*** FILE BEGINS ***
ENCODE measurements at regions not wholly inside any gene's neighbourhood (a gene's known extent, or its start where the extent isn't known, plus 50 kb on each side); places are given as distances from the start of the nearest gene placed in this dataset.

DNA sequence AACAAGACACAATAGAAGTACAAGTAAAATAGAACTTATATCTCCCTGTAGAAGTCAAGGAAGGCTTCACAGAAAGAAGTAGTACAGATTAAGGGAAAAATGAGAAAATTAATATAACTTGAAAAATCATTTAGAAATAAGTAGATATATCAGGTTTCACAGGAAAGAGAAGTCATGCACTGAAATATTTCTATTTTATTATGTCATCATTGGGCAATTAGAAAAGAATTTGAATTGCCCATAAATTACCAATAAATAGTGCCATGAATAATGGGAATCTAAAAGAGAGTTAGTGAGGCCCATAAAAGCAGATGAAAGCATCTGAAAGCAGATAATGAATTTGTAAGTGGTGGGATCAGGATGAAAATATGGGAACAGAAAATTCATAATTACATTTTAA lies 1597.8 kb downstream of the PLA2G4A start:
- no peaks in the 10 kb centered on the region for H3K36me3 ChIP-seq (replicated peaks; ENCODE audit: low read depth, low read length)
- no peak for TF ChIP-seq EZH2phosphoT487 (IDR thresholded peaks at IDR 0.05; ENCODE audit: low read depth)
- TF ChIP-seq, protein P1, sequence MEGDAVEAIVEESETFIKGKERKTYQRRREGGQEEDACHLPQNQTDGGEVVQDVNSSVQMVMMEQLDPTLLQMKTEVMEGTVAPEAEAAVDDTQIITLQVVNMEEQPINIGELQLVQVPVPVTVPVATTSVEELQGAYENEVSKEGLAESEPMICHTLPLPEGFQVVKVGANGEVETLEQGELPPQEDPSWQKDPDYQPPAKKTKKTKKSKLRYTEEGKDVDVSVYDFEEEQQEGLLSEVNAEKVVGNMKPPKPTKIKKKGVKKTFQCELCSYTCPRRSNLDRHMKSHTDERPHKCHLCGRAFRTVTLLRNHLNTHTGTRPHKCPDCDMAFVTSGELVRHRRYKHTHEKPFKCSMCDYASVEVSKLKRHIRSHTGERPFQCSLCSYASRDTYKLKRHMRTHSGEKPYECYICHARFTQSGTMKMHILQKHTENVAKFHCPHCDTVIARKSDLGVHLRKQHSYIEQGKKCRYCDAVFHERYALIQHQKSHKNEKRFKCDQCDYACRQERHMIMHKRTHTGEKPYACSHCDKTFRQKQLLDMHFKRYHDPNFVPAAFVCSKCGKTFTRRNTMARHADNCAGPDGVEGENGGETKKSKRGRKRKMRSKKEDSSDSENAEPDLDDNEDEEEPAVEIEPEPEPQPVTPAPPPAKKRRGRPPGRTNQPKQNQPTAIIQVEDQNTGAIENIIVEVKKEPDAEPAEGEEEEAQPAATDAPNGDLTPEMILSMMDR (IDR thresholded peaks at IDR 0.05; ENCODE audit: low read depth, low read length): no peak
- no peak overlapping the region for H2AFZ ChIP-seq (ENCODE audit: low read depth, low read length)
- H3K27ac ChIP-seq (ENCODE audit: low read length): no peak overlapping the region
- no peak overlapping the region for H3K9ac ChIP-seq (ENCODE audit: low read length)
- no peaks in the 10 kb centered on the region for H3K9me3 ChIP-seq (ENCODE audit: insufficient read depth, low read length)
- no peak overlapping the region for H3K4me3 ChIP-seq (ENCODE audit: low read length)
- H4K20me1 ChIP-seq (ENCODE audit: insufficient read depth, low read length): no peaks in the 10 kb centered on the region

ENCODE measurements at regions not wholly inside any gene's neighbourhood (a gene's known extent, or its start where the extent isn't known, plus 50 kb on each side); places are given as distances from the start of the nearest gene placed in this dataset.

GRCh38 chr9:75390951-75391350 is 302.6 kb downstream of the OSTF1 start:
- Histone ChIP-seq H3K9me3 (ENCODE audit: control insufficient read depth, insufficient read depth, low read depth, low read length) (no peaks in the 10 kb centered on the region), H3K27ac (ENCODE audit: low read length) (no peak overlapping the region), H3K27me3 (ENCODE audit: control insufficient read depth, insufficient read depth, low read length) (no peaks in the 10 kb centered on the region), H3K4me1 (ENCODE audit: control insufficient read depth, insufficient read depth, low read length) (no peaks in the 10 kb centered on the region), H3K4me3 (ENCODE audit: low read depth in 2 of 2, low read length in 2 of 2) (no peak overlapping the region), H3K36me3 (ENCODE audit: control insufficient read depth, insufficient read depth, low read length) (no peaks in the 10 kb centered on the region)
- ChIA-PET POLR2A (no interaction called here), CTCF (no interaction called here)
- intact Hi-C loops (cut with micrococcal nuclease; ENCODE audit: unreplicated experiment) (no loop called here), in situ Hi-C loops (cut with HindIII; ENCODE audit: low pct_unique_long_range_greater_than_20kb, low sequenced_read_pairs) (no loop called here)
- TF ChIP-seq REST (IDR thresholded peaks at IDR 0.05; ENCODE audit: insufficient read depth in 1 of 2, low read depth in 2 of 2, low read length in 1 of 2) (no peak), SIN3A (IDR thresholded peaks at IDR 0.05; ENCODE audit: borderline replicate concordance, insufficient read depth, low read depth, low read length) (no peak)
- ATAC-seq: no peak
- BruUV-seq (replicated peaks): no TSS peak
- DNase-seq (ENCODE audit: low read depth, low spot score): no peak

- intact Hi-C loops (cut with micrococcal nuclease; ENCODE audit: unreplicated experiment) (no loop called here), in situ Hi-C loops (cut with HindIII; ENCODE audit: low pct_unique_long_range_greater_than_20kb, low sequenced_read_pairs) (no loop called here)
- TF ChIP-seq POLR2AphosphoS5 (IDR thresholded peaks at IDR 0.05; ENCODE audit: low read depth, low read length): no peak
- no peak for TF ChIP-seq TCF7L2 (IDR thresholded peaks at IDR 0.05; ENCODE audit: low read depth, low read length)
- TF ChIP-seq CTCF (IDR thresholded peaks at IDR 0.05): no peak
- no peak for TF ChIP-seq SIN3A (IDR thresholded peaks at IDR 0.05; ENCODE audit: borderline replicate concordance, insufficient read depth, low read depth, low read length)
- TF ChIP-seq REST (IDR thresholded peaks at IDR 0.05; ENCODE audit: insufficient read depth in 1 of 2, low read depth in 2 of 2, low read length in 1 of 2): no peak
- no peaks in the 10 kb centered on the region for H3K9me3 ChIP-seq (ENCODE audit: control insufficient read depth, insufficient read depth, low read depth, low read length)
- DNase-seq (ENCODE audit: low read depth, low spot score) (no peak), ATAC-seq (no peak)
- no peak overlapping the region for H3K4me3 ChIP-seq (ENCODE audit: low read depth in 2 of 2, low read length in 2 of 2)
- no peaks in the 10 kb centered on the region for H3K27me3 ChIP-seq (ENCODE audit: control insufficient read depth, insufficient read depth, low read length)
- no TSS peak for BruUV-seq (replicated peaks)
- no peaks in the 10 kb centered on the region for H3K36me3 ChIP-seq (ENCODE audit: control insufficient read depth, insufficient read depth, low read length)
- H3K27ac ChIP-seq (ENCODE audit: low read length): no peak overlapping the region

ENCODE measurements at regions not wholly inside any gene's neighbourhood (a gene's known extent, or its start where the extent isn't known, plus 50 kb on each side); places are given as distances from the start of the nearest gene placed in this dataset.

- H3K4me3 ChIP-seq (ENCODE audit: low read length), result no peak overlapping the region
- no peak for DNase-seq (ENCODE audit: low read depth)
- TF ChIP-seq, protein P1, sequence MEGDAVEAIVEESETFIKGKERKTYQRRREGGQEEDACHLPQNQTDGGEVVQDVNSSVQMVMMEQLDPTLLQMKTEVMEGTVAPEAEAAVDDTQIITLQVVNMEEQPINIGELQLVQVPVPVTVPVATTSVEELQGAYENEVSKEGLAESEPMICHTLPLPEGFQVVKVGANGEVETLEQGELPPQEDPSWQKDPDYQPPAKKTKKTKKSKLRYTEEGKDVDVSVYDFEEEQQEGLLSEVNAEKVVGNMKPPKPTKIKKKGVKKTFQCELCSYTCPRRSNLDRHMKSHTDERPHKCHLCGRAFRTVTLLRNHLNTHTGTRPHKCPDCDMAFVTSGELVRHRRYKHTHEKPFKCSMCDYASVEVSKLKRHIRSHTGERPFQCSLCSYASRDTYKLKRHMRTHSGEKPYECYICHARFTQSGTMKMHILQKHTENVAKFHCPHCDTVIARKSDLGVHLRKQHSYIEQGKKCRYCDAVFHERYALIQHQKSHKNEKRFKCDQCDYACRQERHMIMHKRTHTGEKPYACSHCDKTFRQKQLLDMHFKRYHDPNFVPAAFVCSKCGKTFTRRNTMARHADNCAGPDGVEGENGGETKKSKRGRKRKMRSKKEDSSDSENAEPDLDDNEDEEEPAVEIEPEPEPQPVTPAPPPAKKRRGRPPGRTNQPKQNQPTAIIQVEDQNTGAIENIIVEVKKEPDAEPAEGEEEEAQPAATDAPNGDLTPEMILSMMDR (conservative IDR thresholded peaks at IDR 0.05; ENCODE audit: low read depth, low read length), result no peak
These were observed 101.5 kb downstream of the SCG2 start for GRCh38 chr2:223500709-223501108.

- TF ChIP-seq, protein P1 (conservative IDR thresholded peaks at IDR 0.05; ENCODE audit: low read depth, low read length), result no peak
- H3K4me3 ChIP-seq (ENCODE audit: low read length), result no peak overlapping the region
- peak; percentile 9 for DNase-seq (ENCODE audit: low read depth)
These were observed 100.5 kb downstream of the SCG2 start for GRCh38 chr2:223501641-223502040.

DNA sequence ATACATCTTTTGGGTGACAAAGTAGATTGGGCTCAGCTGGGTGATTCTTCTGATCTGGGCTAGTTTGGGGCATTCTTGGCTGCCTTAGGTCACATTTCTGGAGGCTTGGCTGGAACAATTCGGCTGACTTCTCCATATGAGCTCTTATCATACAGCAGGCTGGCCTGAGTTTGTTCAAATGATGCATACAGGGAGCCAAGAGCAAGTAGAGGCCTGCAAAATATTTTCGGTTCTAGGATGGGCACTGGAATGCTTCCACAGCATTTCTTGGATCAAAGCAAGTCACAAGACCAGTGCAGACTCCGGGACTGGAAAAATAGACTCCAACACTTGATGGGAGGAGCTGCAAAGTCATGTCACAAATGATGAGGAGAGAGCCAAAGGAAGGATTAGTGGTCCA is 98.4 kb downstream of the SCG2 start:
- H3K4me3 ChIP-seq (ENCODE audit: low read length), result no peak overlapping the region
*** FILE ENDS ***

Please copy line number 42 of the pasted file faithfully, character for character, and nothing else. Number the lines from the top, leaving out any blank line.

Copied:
These were observed 100.5 kb downstream of the SCG2 start for GRCh38 chr2:223501641-223502040.